Differences Between Ashtanga Yoga and Bikram Yoga
Recently, I received a question asking, “What is the difference between Bikram and Ashtanga yoga; other than both being power yoga sessions are there any inherent differences”?
I decided to answer this question in the form of a blog because I thought how many other people may have that same question. While these two yoga styles absolutely have some similarities, like the 90-minute class time and a pre-determined sequence, there are also some undeniable differences. Both Ashtanga and Bikram classes are hot, but the means by which this heat is built is very different:
Both Ashtanga and Bikram classes are hot, but the means by which this heat is built is very different:
Ashtanga builds an internal heat, whereas every Bikram studio is heated to 105 degrees with 40 percent humidity.
Bikram yoga was created by Bikram Choudhury in the early 1970s. He designed a sequence of 26 yoga poses to stretch and strengthen the muscles as well as compress and “rinse” the organs of the body. This form of yoga is a favorite for all those who love to sweat. The poses are done in a heated room to facilitate the release of toxins.
K. Pattabhi Jois revived Ashtanga, this ancient yoga style, then spent a lifetime teaching it world over. Ashtanga yoga may start out as a strictly physical practice, but when the yamas and niyamas are learned, the practitioner begins to follow a more yogic lifestyle off the mat. The tristana method of asana, dristhi and deep breathing with sound is a concrete tool to help the practitioner to gain focus and strength in an intense, but gentle, loving and healing way that promotes self-discovery versus self-punishment.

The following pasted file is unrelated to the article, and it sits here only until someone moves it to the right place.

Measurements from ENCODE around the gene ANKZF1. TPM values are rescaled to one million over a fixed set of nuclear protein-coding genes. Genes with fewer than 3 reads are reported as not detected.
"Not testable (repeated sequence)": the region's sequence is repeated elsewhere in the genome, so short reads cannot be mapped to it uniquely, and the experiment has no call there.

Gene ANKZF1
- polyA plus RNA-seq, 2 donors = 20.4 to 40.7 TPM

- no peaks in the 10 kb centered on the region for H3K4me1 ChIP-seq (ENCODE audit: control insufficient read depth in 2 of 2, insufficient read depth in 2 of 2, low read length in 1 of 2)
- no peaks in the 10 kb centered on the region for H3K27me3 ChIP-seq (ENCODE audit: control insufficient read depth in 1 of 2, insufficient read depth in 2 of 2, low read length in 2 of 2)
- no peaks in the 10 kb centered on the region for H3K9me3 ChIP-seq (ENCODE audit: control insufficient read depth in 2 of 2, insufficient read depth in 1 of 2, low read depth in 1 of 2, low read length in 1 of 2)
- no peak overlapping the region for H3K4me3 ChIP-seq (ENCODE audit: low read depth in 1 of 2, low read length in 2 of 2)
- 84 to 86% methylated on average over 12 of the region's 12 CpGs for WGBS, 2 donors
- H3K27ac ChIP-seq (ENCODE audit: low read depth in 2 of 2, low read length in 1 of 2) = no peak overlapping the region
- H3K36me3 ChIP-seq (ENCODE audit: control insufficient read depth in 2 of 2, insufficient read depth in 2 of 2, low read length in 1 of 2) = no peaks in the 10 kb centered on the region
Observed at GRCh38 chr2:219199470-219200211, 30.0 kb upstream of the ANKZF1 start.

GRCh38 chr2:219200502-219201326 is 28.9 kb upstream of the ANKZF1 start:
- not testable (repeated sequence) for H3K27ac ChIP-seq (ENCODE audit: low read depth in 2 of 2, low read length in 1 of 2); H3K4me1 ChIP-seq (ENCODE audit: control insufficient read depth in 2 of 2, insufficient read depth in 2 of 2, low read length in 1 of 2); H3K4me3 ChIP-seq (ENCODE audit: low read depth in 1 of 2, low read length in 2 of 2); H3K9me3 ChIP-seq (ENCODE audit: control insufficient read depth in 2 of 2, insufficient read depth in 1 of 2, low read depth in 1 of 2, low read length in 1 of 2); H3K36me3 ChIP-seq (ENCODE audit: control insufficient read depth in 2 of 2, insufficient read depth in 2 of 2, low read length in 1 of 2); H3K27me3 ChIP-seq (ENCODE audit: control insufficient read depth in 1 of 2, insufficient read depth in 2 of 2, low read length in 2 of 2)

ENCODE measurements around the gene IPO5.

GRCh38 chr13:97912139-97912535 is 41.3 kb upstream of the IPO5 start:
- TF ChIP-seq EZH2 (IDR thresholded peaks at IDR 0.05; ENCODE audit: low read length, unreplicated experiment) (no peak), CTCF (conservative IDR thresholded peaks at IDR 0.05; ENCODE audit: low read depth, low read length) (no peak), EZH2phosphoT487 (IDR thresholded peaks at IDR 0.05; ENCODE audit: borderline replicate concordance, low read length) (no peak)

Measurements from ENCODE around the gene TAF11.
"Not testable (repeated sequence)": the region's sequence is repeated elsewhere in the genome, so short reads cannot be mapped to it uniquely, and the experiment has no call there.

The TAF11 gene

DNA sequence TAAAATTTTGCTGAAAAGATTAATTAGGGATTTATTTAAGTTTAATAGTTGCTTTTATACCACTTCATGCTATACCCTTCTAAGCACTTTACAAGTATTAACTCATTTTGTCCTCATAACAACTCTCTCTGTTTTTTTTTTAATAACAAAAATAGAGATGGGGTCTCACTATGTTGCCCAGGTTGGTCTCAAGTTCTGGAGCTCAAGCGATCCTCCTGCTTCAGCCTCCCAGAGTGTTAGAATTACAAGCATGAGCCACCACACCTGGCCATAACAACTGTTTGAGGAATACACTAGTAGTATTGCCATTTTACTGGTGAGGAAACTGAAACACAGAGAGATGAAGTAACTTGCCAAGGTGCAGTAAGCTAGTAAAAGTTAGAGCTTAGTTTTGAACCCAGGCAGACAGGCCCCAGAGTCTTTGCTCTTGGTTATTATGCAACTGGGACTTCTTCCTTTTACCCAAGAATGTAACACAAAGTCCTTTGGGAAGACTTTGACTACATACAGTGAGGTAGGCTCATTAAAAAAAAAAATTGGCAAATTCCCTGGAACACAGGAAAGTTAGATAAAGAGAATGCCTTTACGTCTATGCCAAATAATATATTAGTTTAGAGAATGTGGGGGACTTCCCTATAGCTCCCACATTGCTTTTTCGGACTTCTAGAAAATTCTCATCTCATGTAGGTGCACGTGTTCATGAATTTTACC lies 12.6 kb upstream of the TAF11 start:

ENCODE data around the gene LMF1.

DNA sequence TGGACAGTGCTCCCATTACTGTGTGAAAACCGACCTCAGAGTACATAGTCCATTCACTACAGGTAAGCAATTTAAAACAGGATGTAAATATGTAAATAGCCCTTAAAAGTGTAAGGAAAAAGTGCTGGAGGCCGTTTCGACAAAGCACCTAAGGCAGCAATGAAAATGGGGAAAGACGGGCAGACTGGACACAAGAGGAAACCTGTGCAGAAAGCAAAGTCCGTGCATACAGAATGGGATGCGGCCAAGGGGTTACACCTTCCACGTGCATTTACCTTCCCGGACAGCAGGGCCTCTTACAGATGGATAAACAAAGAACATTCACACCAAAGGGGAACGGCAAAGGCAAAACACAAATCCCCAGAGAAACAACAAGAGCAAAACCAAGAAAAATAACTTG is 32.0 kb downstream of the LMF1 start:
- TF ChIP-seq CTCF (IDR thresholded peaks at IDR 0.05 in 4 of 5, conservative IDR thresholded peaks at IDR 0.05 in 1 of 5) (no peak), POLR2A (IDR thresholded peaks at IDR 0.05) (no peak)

Ashtanga yoga practice is all about the process of finding one’s own limits–physical, mental, emotional–and then breaking them down to make the impossible, possible.
In Ashtanga, most yoga practitioners will take a primary series class, while more advanced yogis will take a secondary series class that includes a lot of inversions, twists, and challenging balancing poses. Practicing Ashtanga, you can expect your teacher to come over at least once to give you a hands-on adjustment and move you deeper into a
Bikram teachers stand on a platform at the front of the room, instructing with a microphone with no physical adjustments given to the students. Bikram yoga is only taught in led classes, whereas Ashtanga yoga is traditionally taught as a self-practice in Mysore style classes.
In a Bikram class, there are short breaks as you transition from pose to pose.
Oppositely, the vast majority of Ashtanga instructors urge students to hydrate before class. When you sip on water in the middle of practice, some say it’s putting out that internal fire you’ve worked so hard to build. In an Ashtanga practice, things are always flowing and moving with nonstop movement.
[expert_opinion expertname=’annieau’ opinion=”Ashtanga yoga comes from the lineage of Krishnamacharya. One of the main components of Ashtanga yoga is the synchronization of breath and movement. When practicing Ashtanga, the breath and movement of the yogis merge and eventually create a form of active meditation.”]
All yoga styles create a feeling of lightness, ease and relaxation.
To get the most benefit and the most enjoyment, you need to find a yoga style and a teacher that
Some classes – marked general or open level – are suitable for all. When you think you’ve settled on a style of yoga you enjoy, try a few different teachers. All teachers have their own unique focus based on their personalities, their own yoga practice and where and with whom they’ve trained.